Nickel hyperaccumulation is such a rare phenomenon with only about 0.5–1 per cent of plant species native to nickel-rich soils having been recorded to exhibit the ability. Throughout the world, only about 450 species are known with this unusual trait, which is still a small proportion of the estimated 300,000 species of vascular plants. “Hyperacccumulator plants have great potentials for the development of green technologies, for example, phytoremediation and phytomining,” said Dr Augustine Doronila from the University of Melbourne, who is the senior author of a paper published in the journal PhytoKeys.
The new species, according to Dr Marilyn Quimado, one of the lead scientists of the research team, was discovered on the western part of Luzon Island in the Philippines, an area known for soils rich in heavy metals.
“This plant’s capacity to store 1.8 per cent of nickel is similar to the amount of nickel contained in any ordinary spoon or cutlery,” notes Augustine Doronila, co-author of the study and senior research fellow at the University of Melbourne in Australia who specialises in restoration ecology.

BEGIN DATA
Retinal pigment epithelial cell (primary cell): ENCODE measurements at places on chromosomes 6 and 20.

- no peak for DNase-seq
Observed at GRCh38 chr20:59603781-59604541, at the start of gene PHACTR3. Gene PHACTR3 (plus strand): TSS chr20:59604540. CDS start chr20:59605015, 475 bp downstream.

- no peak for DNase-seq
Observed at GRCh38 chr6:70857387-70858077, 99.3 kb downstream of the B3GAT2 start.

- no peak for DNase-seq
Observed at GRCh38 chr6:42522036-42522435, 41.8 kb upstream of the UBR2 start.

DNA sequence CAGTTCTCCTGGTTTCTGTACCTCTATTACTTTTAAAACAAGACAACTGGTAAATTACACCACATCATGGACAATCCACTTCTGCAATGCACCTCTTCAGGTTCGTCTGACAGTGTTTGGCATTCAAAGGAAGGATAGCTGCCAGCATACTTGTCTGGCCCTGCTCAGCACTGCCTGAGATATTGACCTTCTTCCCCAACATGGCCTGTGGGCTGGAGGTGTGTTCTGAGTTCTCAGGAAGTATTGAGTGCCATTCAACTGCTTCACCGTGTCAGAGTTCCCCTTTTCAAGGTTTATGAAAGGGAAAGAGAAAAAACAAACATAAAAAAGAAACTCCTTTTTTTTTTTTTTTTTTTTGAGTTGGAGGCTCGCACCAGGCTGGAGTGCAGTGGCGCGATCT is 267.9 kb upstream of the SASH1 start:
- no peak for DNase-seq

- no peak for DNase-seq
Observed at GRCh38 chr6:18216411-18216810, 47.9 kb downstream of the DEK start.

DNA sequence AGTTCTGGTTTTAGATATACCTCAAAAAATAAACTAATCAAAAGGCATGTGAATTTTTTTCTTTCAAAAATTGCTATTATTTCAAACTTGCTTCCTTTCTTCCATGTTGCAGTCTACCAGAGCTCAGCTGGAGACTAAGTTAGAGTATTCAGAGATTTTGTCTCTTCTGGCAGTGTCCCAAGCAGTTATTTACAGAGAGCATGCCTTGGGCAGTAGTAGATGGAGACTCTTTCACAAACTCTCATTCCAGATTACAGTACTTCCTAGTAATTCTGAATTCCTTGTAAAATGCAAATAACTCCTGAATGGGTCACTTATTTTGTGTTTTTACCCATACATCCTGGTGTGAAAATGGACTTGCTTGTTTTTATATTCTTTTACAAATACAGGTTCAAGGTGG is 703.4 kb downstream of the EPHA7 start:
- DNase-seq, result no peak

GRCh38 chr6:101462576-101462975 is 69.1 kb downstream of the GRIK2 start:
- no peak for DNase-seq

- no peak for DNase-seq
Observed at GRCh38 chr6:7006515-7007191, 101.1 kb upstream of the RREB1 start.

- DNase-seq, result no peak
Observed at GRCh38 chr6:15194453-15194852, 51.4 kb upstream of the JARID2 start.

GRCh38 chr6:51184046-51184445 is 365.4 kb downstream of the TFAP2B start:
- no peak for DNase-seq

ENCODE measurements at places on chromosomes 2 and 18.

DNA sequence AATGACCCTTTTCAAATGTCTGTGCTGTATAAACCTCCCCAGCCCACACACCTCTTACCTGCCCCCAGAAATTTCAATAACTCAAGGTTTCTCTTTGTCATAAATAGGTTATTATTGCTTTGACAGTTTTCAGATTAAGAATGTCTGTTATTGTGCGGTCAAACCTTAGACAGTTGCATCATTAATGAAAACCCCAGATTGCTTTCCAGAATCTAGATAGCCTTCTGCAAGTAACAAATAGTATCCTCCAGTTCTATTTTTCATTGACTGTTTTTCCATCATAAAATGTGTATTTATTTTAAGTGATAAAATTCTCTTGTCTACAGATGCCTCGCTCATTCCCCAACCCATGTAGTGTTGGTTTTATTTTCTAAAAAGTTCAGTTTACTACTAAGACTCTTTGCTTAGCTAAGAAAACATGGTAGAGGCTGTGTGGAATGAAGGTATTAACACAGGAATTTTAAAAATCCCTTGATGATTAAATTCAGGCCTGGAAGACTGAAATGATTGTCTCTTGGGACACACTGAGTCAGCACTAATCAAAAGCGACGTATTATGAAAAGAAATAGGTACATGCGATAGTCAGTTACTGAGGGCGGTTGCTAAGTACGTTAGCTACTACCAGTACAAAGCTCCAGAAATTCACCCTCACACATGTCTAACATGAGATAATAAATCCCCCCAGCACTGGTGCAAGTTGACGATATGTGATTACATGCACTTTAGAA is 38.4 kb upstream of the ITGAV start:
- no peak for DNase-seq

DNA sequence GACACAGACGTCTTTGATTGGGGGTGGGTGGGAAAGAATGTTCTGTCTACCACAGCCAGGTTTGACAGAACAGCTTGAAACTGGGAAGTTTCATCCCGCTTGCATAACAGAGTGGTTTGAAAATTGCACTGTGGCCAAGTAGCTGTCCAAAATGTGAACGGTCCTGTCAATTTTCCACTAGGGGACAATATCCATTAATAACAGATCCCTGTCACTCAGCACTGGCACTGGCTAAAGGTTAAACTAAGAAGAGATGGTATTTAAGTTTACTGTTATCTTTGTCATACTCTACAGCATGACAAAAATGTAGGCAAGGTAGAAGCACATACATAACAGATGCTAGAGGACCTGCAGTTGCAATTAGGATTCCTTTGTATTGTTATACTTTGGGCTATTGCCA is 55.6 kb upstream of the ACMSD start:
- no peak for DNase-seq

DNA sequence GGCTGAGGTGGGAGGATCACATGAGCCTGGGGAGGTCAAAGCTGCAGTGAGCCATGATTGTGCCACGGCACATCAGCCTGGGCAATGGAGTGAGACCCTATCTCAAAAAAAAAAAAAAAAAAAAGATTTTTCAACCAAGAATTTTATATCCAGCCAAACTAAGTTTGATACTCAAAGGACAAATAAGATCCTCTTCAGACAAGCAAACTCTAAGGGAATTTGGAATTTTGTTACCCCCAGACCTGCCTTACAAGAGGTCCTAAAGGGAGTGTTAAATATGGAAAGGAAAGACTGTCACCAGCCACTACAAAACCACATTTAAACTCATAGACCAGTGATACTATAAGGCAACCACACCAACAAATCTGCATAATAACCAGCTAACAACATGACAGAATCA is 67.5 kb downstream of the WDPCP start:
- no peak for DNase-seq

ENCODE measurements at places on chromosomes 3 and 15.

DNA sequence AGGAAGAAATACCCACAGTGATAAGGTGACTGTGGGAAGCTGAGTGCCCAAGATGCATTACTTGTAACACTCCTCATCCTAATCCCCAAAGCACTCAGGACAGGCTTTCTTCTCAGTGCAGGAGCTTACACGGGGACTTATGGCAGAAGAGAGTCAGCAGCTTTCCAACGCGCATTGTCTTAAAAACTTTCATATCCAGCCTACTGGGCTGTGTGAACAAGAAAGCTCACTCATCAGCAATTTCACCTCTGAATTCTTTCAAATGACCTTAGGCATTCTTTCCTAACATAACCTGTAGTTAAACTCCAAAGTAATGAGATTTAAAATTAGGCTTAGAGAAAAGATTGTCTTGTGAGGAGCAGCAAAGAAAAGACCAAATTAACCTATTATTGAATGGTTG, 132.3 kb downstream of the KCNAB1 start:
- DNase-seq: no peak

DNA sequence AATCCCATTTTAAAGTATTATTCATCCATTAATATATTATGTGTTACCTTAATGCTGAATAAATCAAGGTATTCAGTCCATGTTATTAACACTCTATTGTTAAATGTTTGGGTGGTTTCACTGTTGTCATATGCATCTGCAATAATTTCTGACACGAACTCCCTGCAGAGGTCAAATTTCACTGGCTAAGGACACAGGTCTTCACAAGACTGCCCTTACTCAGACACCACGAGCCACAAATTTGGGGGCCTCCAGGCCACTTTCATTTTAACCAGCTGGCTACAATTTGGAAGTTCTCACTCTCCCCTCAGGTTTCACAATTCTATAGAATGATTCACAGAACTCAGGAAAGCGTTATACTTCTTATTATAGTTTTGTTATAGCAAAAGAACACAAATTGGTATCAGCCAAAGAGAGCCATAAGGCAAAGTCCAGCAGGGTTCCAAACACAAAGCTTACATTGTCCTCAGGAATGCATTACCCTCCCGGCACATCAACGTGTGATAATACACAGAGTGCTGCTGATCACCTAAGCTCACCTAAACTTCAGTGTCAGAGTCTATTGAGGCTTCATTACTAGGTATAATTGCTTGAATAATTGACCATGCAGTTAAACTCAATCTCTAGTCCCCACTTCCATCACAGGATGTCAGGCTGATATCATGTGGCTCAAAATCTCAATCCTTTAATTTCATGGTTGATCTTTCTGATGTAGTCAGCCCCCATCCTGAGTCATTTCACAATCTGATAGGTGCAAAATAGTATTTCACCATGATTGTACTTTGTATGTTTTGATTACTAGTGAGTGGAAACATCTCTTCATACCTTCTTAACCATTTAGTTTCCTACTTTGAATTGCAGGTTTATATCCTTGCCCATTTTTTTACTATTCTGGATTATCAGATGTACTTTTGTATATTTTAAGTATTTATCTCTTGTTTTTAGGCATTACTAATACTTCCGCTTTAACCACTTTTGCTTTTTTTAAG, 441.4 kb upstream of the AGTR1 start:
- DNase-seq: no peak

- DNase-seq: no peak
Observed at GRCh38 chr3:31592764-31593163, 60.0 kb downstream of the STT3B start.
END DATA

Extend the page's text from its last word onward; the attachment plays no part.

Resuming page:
Because of the plant’s unique features, Doronila is also interested in further studying its potential applications in medicine. He cites aspirin as an example of a natural plant extract (from the willow tree) that became beneficial in modern medicine.
William Dar, director general of the India-based International Crops Research Institute for the Semi-Arid Tropics, notes that another area worth looking into is the scalability of using the nickel-eating plant for environmental applications and the readiness of the Philippines and other countries in adopting this.
Doronila says a typical study on phytoremediation would involve covering a hectare of land with nickel-eating plants and holding the experiment for three or more years.
It is both labour and financially intensive but doable, Doronila points out. Key to this will be the further development of local scientists trained to identify the plant in the wild, regular funding for research and greater ecological awareness among the local population.